Waiting for the call.
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MARK AUSTIN THOMAS: If you want to download a song it will cost you about 99 cents. If you want your song as a ringtone on your cell phone it will cost you double. Everybody knows that this arrangement is making money for the phone and music companies and the iTunes of the world. But what about the artists? How much are they making? Marketplace's Lisa Napoli says that some are saying not enough.
[ Song: Grandma Got Run Over by a Reindeer . . . ]
LISA NAPOLI: You might think this song is a silly little ditty, but it has been very, very good to Elmo Shropshire.
It's sold 10 million copies since he first recorded it in 1979, and in the age of digital music and downloadable ringtones, the reindeer has new life as a cash cow.
ELMO SHROPSHIRE: Last year for the first time when we got our royalty statements there were digital royalties on there. We had something like 140,000 or 150,000 downloads for Grandma Got Run over by a Reindeer, and I thought this is fantastic.
Until Shropshire took a closer look.
He figured he'd get paid half of the $3 or so for each ringtone download. That's what his contract with Sony specified. Instead he was getting 8 cents each.
SHROPSHIRE: Sony started treating this as if they were selling an actual CD, and as I scrutinized the royalty statement a little more, they were deducting 30 percent for packaging and another 30 percent for returns and breakage and I thought, 'Just a minute now.'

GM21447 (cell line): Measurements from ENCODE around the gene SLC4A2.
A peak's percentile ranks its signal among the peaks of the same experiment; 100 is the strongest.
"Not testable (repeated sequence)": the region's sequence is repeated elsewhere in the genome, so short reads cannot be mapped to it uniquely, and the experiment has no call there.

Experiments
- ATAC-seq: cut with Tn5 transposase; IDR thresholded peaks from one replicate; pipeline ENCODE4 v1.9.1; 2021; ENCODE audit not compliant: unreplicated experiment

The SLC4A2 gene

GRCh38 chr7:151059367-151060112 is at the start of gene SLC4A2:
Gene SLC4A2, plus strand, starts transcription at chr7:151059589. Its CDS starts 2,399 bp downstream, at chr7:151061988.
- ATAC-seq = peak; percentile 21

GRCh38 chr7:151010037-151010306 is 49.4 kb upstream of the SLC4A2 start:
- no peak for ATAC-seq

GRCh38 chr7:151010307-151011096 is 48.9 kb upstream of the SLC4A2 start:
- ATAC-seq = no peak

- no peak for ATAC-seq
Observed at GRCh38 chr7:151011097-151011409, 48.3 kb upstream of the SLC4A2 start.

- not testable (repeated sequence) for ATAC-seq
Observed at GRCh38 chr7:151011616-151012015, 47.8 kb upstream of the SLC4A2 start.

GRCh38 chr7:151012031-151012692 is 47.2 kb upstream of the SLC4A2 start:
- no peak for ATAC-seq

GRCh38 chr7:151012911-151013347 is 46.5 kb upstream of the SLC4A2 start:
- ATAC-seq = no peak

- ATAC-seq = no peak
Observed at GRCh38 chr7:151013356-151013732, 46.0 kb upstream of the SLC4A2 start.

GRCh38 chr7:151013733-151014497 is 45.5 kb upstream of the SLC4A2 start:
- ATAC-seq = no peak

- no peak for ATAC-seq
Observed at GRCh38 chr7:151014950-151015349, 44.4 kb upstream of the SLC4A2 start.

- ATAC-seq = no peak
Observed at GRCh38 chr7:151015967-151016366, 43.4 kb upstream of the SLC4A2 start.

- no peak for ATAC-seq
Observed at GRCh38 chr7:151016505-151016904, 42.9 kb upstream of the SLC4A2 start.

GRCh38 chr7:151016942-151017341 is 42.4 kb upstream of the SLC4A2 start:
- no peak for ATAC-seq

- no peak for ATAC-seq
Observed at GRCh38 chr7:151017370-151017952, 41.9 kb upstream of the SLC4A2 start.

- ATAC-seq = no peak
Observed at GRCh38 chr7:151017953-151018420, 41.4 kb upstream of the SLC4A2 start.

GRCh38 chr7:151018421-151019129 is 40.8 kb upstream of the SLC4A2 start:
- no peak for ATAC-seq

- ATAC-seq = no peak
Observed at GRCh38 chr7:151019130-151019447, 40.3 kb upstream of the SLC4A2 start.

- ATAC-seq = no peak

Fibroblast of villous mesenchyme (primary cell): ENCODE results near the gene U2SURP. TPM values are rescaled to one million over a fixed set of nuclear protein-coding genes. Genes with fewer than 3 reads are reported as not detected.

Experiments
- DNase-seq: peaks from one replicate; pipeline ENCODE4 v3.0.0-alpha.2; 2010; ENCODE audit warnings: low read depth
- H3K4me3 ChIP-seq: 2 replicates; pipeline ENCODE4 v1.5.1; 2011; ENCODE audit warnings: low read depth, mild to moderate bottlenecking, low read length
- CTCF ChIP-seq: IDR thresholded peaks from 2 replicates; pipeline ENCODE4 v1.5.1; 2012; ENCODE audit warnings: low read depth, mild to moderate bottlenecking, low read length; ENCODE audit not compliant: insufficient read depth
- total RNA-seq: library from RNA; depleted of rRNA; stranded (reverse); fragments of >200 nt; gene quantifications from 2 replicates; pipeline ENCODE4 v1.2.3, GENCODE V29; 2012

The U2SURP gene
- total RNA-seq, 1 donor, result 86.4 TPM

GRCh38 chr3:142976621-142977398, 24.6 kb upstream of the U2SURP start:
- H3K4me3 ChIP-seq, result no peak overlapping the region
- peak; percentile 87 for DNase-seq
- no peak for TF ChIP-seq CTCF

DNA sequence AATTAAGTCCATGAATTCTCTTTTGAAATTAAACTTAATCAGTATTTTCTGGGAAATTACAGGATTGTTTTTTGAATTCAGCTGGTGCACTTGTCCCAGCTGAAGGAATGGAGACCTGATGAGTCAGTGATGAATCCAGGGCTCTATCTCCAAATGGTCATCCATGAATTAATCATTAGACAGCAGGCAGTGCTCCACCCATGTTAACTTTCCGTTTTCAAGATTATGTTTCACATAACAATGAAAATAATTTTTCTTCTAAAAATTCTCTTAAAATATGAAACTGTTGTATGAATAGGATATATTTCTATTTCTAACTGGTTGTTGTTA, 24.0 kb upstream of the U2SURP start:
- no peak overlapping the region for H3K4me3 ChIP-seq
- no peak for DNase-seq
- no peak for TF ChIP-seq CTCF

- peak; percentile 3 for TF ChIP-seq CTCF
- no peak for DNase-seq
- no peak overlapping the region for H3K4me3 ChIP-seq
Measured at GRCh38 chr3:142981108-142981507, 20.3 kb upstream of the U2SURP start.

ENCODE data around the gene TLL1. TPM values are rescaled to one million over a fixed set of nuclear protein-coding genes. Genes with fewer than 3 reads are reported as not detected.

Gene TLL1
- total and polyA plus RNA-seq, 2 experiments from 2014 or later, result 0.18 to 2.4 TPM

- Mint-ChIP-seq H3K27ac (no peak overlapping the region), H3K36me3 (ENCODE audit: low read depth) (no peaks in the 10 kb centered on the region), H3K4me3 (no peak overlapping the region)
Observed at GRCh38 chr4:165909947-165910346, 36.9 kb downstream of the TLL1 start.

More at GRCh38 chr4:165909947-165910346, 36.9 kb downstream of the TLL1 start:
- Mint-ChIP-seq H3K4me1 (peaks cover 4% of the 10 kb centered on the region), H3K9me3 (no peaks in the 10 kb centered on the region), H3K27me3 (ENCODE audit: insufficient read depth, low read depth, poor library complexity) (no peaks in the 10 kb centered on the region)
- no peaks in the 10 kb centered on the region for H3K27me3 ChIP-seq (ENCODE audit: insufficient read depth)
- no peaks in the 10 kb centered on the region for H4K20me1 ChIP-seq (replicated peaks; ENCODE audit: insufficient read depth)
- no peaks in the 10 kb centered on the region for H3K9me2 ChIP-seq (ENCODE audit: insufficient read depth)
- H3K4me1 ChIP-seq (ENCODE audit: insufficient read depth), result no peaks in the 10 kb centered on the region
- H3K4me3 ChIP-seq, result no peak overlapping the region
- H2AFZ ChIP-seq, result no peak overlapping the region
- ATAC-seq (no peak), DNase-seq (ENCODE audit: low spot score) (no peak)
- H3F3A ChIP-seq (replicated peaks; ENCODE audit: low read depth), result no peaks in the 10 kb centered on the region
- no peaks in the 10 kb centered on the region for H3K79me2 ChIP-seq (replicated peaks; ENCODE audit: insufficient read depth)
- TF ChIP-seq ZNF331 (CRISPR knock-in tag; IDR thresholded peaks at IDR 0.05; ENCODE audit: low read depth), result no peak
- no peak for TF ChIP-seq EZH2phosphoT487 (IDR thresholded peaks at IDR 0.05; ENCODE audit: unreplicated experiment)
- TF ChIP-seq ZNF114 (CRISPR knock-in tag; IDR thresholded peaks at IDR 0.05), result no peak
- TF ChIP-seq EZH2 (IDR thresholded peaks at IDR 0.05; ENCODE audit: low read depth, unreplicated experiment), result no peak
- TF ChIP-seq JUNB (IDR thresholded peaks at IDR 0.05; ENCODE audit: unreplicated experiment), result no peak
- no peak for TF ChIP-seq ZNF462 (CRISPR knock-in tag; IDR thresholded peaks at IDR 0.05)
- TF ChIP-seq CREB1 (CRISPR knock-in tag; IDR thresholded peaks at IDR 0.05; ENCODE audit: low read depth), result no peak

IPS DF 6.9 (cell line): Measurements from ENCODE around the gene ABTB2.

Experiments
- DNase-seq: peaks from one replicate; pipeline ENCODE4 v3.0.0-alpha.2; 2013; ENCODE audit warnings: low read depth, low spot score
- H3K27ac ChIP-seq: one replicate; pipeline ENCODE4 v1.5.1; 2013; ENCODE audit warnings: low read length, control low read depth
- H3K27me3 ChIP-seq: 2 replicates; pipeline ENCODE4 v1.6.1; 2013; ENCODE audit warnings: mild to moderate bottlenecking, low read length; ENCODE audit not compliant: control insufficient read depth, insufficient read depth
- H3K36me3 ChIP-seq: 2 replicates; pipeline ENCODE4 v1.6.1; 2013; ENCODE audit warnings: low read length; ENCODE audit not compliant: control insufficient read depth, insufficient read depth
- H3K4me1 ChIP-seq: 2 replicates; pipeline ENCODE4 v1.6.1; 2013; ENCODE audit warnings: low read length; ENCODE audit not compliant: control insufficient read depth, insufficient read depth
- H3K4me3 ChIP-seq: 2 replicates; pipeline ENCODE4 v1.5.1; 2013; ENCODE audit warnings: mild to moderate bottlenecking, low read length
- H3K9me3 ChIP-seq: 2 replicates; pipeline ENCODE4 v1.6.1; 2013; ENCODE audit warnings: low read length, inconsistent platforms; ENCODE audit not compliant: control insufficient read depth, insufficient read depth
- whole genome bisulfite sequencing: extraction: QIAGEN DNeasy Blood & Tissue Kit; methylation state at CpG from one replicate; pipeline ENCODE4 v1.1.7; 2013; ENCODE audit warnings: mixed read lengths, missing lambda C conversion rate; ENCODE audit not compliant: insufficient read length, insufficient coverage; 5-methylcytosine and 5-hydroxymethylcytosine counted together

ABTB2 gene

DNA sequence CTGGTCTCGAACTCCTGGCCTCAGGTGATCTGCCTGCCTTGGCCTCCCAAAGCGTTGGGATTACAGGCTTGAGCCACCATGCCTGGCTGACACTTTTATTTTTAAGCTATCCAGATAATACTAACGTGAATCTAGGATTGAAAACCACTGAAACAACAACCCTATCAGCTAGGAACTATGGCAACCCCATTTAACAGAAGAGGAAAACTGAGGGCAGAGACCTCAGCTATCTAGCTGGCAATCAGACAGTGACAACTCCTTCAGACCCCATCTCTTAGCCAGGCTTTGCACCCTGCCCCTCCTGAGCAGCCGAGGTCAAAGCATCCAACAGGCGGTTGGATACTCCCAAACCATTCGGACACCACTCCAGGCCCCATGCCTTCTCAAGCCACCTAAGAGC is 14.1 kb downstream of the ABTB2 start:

Gerry Weiner is Elmo Shropshire's lawyer. He says Sony's treating digital music sales the same way it treats hard copy sales, and that's against the contract.
So now Weiner has filed a class action suit against Sony on behalf of Elmo Shropshire and other clients like Cheap Trick and the Allman Brothers.
GERRY WEINER: They're mostly classic records. They're records that have recouped their costs dozens and dozens of times over. At this time its pure profit for everybody.
Weiner says as much as 90 percent of that profit is going to the record companies.
Industry observers like Grant Robertson of the Digital Music Weblog say it's a problem
GRANT ROBERTSON: I think anyone in business would like to make those margins the record companies are making on these sales. There's a lot of money left over there and the question is where does that go?
The fuzzy math is what's kept some artists from allowing their catalogues to be made available online. The Beatles, Led Zepplin, RadioHead and Garth Brooks have been some of the resistors.
For its part, Sony won't comment on the litigation, but Gerry Weiner says there more to the fight he's waging than the players involved in this suit.
WEINER: It's obviously the future is what we're talking about here. And it's what down the road artists are going to be paid on the sales.
Right now about six percent of all music sold is digital, and the one thing everyone in the industry does agree on is that number will just keep growing.
In Los Angeles, I'm Lisa Napoli for Marketplace.